Anonymity and Recognition: Toward an Ontology of Social Roles

  • Maurice Natanson


Sociologists and social psychologists distinguish between “role,the unit of culture; position,the unit of society; and self,the unit of personality1.” More nearly philosophically based investigators such as William James, Charles H. Cooley, and George H. Mead have tended to interpret roles in terms of the self, and to treat the self as a many-faceted reality. “Properly speaking,” James writes, “a man has as many social selves as there are individuals who recognize him and carry an image of him in their mind2.” And the image which a man has of his social reality is defined by the requirements he recognizes as binding for himself and for others. James continues:

“Thus a layman may abandon a city infected with cholera; but a priest or a doctor would think such an act incompatible with his honor. A soldier’s honor requires him to fight or to die under circumstances where another man can apologize or run away with no stain upon his social self. A judge, a statesman, are in like manner debarred by the honor of their cloth from entering into pecuniary relations perfectly honorable to persons in private life. Nothing is commoner than to hear people discriminate between their different selves of this sort: ‘As a man I pity you, but as an official I must show you no mercy; as a politician I regard him as an ally, but as a moralist I loathe him;’ etc., etc.3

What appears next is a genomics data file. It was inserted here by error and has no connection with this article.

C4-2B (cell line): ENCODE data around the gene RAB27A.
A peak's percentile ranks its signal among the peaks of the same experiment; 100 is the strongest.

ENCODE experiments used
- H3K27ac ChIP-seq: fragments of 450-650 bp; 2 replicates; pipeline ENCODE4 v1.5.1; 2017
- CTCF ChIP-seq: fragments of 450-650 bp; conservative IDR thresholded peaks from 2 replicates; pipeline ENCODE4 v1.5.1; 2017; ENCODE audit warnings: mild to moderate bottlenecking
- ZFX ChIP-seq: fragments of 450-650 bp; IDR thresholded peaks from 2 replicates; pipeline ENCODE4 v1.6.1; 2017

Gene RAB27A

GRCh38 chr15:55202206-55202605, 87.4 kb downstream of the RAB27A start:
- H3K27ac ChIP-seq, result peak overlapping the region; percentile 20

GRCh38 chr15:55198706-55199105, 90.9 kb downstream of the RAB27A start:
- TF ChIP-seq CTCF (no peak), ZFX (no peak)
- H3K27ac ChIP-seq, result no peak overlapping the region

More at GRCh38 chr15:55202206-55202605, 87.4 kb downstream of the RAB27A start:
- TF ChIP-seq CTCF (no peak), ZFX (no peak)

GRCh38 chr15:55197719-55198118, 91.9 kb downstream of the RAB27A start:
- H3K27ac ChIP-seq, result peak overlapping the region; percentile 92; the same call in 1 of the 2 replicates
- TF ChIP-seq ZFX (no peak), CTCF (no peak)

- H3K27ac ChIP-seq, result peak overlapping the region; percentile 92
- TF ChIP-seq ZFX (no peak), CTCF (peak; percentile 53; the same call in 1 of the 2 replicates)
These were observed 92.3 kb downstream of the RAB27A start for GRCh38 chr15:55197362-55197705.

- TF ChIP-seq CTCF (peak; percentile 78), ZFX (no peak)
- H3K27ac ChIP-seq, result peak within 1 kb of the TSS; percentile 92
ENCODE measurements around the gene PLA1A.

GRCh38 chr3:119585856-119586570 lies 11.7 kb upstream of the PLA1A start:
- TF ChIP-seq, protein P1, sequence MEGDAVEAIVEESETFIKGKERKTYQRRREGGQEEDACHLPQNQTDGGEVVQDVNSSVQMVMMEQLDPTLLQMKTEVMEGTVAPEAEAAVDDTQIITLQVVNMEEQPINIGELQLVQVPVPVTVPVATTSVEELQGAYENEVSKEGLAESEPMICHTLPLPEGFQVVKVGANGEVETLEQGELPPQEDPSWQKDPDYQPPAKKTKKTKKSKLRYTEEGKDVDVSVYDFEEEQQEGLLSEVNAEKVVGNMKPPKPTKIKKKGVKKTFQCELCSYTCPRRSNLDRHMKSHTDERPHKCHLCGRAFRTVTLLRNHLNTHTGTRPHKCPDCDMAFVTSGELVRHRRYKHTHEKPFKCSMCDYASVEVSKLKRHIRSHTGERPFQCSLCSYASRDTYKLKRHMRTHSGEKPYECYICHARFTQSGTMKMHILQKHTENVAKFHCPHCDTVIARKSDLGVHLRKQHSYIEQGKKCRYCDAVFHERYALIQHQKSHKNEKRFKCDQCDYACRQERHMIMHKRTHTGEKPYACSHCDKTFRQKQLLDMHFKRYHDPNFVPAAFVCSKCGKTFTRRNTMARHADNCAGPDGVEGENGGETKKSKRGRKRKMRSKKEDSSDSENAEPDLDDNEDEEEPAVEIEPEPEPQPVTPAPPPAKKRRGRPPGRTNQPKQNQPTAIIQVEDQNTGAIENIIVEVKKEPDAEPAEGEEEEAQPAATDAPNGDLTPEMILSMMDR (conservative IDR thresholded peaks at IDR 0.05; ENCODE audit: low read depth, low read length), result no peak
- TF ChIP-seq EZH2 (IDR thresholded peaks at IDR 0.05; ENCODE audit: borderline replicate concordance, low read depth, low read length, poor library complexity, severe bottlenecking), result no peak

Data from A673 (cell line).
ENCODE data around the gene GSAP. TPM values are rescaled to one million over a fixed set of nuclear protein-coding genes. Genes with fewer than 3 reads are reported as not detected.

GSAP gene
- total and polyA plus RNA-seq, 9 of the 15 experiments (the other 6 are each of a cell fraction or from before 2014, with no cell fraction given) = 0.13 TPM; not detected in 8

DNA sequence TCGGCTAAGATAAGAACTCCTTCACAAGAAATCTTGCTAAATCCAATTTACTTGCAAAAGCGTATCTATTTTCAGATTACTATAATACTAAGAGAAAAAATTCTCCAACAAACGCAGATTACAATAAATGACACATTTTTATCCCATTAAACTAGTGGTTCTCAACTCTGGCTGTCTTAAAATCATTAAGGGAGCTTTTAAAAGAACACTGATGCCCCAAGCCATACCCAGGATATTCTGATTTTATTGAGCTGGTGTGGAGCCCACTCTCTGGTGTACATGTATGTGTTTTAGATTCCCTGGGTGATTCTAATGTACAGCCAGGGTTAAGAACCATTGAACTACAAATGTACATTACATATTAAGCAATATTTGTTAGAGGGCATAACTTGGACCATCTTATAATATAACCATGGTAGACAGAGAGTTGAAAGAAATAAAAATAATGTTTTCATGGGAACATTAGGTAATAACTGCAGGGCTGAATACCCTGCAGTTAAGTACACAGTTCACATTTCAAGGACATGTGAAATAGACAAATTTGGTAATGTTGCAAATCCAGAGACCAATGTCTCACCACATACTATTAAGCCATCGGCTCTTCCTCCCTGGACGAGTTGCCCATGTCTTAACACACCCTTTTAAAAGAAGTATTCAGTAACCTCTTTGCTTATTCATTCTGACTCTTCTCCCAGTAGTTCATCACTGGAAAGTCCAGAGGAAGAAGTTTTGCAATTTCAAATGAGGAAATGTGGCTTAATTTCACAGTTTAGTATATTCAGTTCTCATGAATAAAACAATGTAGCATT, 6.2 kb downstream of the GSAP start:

Although it is Mead rather than James who expressly uses the term “role”, it is evident that what James is concerned with in the present context is a theory of social roles. He takes it as given and obvious that roles exist, that men in everyday life grasp them and interpret them, live them, express them, and submit to their demands. Roles turn out to be formed expressions of some aspect of the self whose characteristics and dynamics are societally grounded. It is no harder to discover a social role than it is to encounter a human face. Exactly how hard is that? I propose to begin the exploration of social roles by way of an oblique strategy: a consideration of the human face. I hope to show that there is a mode of perception proper to both.


Social Role Social Reality Human Face Dyadic Relationship Essential Insight 
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  1. 1.
    Sarbin, Theodore R.: “Role Theory,” in Handbook of Social Psychology, I, 223. Edited by Gardner Lindzey, Reading, Mass.: Addison-Wesley Publishing Co. 1954.Google Scholar
  2. 2.
    James, William: The Principles of Psychology, I, 294. New York: Henry Holt 1893.Google Scholar
  3. 10.
    Sartre, Jean-Paul: Being and Nothingness, translated by Hazel E. Barnes, p. 49. New York: Philosophical Library 1956.Google Scholar

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© Springer-Verlag Berlin · Heidelberg 1966

Authors and Affiliations

  • Maurice Natanson

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